D.P.P.-v- Brian Kearney, [2009] IECCA 112 (2009)

Docket Number:76/08
Judge:Kearns J.


Kearns J.

Dunne J.

MacMenamin J. [C.C.A. No. 76 of 2008]




JUDGMENT of the Court delivered by Mr. Justice Kearns on the 9th day of October, 2009

This is an appeal brought by the applicant following his conviction for the murder of his wife, Siobhan Kearney, on the 28th February, 2006 at Carnroe, Knocknashee, Goatstown in Dublin. The trial commenced in the Central Criminal Court in Dublin on the 18th February, 2008 and concluded on the 5th March, 2008 when, following the delivery of a majority verdict by the jury, the applicant was sentenced to life imprisonment.

It was a case based on circumstantial evidence in that there was no primary evidence linking the applicant to the killing of his wife in the family home on the date in question. However, it was contended by the prosecution that the evidence which it adduced established that the applicant had the opportunity and motive to commit the offence, the motive being that the deceased was actively pursuing a separation of which the applicant was not in favour. The applicant and his wife, Siobhan, and their young son, Daniel, aged three years, were the only persons residing at the time in the house at Knocknashee in Goatstown. The body of Siobhan Kearney was found in her bedroom in circumstances where the door was locked and a length of flex was found around her body. These facts were relied upon by the defence at trial as indicative of the possibility that the deceased committed suicide. This theory was not, however, pursued during the course of the appeal before this Court.

Instead, the case made on behalf of the applicant was to the effect that the circumstantial evidence was of poor quality and insufficient to exclude the possibility that some third party had entered the house after the departure of the applicant for work shortly after 7.37 a.m. on the date of the killing.

The specific grounds of appeal relied upon by the applicant include the following:-1. (a) The learned trial judge erred in law and in fact in permitting the admission into evidence of a diary or any part or mention thereof.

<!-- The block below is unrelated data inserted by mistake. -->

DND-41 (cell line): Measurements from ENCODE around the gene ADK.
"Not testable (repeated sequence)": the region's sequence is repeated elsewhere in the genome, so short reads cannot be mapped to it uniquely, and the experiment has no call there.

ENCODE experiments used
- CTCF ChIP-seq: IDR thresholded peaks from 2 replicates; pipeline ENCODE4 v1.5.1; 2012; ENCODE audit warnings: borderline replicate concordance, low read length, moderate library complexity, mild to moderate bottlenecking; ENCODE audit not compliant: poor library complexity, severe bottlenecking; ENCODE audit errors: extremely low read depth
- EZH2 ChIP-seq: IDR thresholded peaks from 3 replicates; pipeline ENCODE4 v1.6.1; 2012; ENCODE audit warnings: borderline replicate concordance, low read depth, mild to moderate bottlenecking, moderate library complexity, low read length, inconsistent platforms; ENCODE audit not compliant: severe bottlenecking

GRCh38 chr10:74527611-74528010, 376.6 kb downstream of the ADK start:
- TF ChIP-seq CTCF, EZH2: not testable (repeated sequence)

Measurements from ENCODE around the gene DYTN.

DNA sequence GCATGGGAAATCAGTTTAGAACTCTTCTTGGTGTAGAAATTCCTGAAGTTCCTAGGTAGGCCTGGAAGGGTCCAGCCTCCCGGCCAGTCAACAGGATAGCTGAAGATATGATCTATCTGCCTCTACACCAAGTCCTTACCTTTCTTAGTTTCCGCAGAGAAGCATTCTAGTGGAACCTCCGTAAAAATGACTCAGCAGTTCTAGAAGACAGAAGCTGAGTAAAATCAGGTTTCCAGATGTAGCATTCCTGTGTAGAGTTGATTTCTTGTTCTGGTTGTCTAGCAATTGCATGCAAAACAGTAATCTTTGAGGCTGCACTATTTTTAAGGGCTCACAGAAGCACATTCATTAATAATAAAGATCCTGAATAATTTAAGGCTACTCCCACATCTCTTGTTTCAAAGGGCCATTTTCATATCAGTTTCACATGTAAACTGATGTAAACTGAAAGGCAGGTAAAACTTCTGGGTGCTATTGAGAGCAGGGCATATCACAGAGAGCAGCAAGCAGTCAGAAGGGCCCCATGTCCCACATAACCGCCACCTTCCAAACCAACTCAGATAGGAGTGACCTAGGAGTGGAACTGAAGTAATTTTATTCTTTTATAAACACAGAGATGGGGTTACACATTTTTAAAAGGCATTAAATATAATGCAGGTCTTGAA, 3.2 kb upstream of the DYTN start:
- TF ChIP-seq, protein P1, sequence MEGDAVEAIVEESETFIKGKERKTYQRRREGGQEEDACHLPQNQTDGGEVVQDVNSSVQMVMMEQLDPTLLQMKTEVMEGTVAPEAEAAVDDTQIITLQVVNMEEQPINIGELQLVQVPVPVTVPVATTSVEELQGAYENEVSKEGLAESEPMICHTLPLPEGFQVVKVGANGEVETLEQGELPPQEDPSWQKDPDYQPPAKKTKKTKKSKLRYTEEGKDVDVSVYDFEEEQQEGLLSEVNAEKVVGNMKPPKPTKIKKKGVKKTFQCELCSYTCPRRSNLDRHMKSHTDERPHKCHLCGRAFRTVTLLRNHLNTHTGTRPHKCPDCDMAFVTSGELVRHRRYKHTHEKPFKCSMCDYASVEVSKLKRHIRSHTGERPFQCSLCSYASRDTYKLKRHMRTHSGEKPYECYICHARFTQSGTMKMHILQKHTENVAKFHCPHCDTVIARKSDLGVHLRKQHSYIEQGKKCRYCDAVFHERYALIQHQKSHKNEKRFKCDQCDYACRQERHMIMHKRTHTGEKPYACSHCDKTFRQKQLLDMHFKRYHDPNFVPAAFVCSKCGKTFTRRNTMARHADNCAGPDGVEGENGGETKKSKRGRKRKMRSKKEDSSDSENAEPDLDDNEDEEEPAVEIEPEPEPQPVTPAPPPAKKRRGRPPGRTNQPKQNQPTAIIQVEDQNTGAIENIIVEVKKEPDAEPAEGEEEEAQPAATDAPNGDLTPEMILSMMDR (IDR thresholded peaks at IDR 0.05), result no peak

(b) With regard to the admission of the diary or any mention thereof, the prosecution failed to establish good and sufficient grounds for the admission thereof and the learned trial judge ruled upon the submission, inter alia, on grounds not argued.

  1. The trial was unsatisfactory by reason of the prosecution leading an amount of evidence which was both intended and actually conveyed to the jury that the accused had exercised his right to silence during questioning in garda custody.

  2. The learned trial judge erred in refusing an application for a directed acquittal of the accused at the conclusion of the prosecution case.


    Dr. Marie Cassidy, State Pathologist, gave detailed evidence during the trial, but it is sufficient for present purposes to record that she gave ligature strangulation as the cause of death of Siobhan Kearney. She also gave evidence that the time of death was within three hours either side of 9 a.m. on the morning in question. The deceased was five foot three inches in height, of slim build and weighed forty-five kilograms.

    Niamh McLaughlin, a sister of the deceased, described how she arrived at the house in Knocknashee at 9.30 a.m. on the morning of the 28th February, 2006. There were no other cars in the driveway. She let herself into the house and went upstairs to Siobhan's room which was locked. Siobhan's son, Daniel, was elsewhere in the house and unattended. Niamh McLaughlin contacted her parents by mobile phone and thereafter Deirdre and Owen McLaughlin arrived at the house at approximately 10.15 a.m. Mr. McLaughlin broke the door down and then discovered the body of his daughter lying on the floor of the bedroom.